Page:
Jinns, humans and the world in between

A Firefly In The Dark struggles with its own ideas though. While very well written, the story is pulled between the age group it’s trying to talk to and these very adult themes of life and death

Photo courtesy: social media
Photo courtesy: social media

Meenakshi Reddy Madhavan

Jinns are having a revival, while not quite the Great Vampire Craze of the mid noughties, there’s certainly a growing body of fantasy literature dedicated to them. Drawn from ancient Arabic and Islamic mythology, their most common etymology is that they were created by God out of a smokeless fire, and said to roam the earth before the first man did. They are sort of supernatural beings, not quite human, not quite angels, and in popular mythology are said to co-exist with people. That’s the history of it, anyway, and apart from the most famous jinn I’ve ever heard of (Alladin’s Genie), there’s also Salman Rushdie’s 2015 novel Two Years Eight Months and Twenty Eight Nights, Nebula nominee The Golem and the Jinni by Helene Wecker, and from the subcontinent, Saad Z Hossain’s well reviewed Djinn City. A Firefly In The Dark by Shazaf Fatima Haider adds to this jinn-genre, the “jinre” if you will, with a classic exorcism/haunted house story for children.

The story is pretty complex for the themes it delves into. Sharmeen, the young girl hero, lives in a large old house with her parents and her grandmother. Twist: the father has been in a coma for several months because of a car accident. Further twist: the grandmother is full of tales of the supernatural which she believes are completely true stories, and which Sharmeen’s mother, the sensible and unhappy Aliya forbids her daughter to listen to. There’s also a man-servant called Aziz, no, I can’t put his job title any more delicately, for man-servant he is, forever making tea and watching over the household and telling them what to do in a way that makes the grandmother rail against him for forgetting his place. “He is evil,” she keeps telling her granddaughter, and (spoiler alert) then she dies. Up until then, Aziz’s main crime seems to be too much devotion to Aliya, which the grandmother takes as him being in love with her, she’s the sort of character who lurks as background noise in many books, you know her, this old grandmother. She’s unhappy that the world is changing. She’s forever remembering the good old days when the feudal system worked so well, the class lines were ingrained in everybody and no one had to be reminded.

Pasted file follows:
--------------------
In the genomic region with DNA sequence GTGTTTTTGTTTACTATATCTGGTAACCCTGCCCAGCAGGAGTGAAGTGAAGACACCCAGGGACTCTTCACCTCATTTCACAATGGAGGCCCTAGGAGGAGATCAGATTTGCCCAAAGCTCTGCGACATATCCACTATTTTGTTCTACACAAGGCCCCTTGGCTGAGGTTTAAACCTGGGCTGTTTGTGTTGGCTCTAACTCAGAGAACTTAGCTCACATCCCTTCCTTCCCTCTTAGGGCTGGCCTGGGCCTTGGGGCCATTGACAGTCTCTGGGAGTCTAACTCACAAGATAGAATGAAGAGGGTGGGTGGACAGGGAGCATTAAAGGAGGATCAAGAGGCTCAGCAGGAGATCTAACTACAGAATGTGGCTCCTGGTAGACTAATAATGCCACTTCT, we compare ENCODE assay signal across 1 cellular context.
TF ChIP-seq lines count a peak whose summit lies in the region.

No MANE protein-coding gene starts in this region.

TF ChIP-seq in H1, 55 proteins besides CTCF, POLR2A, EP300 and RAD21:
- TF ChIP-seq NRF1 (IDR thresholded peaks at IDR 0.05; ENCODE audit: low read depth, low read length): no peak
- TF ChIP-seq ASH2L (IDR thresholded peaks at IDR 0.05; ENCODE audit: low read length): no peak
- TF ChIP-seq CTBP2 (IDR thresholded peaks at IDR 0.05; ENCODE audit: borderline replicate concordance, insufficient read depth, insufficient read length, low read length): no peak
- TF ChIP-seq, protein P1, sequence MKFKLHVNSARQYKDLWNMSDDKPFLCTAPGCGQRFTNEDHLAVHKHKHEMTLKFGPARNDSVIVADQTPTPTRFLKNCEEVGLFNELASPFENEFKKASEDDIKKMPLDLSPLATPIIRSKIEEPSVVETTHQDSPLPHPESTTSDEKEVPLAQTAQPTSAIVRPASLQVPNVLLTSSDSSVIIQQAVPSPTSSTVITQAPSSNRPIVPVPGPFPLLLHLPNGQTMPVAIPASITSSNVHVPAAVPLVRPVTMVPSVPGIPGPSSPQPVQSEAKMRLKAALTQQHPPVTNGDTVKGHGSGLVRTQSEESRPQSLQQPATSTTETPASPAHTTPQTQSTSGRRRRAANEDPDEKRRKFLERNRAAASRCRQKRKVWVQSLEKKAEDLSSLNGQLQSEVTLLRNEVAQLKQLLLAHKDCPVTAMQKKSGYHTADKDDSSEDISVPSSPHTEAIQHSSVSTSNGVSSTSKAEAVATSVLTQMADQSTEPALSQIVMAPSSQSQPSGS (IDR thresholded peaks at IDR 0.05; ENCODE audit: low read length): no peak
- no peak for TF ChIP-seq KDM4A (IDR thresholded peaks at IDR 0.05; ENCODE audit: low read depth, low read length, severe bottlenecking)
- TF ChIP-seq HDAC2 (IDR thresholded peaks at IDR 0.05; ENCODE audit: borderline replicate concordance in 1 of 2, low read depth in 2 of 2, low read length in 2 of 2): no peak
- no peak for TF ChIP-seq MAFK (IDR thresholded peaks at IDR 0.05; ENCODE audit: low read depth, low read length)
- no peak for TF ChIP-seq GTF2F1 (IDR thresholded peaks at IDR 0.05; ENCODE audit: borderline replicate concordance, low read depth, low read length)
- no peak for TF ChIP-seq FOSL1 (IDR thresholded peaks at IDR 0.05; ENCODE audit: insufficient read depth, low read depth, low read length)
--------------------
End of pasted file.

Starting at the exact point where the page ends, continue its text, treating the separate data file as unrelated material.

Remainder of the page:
But the grandmother here is cast as sort of an unlikely hero. She is the only one who tells Sharmeen about jinns and what to do when you see one, and since we find out quite quickly that jinns are actually real, this is good information to have. Especially since the mother is mostly unhappy and Aziz is busy weeding the garden.

I very much enjoyed Haider’s debut novel How It Happened, which also featured a grandmother, but one that wanted desperately for her granddaughters to get married. The other grandmother is also a traditionalist with a penchant for telling long stories, and I wouldn’t be surprised if the author’s own upbringing featured a grandmother or two in a very prominent role.

A Firefly In The Dark struggles with its own ideas though. While very well written, the story is pulled between the age group it’s trying to talk to and these very adult themes of life and death and being alone in a strange world. Often, it makes up for this with an excess of bathos, just when the action is picking up, there’s some slapstick humour, a sort of nod and wink to the reader, there there this is going to be okay. There are other children’s books which deal with the same themes, most famously the Harry Potter series, and while those books are full of humour, you understand that at the crux of it, there is life at stake. With A Firefly In The Dark often I wished for her to have pushed the envelope a little more, there was room for it to be a truly creepy tale, and it just misses the mark. I also wish Haider had chosen to flesh out her world more, everything sort of happens at once, as soon as Sharmeen meets her own personal jinn, and the book could have benefited from being a little longer.

However, it is nice to see Indian publishing playing with the children’s fantasy-horror market, not something I see a lot of, so for that reason alone, A Firefly In The Dark is worth picking up for yourself or a young friend. The characters are real and vivid, and I certainly know a lot more about jinns than I used to, which I’m counting as a definite bonus.

For all the latest India News, Follow India Section.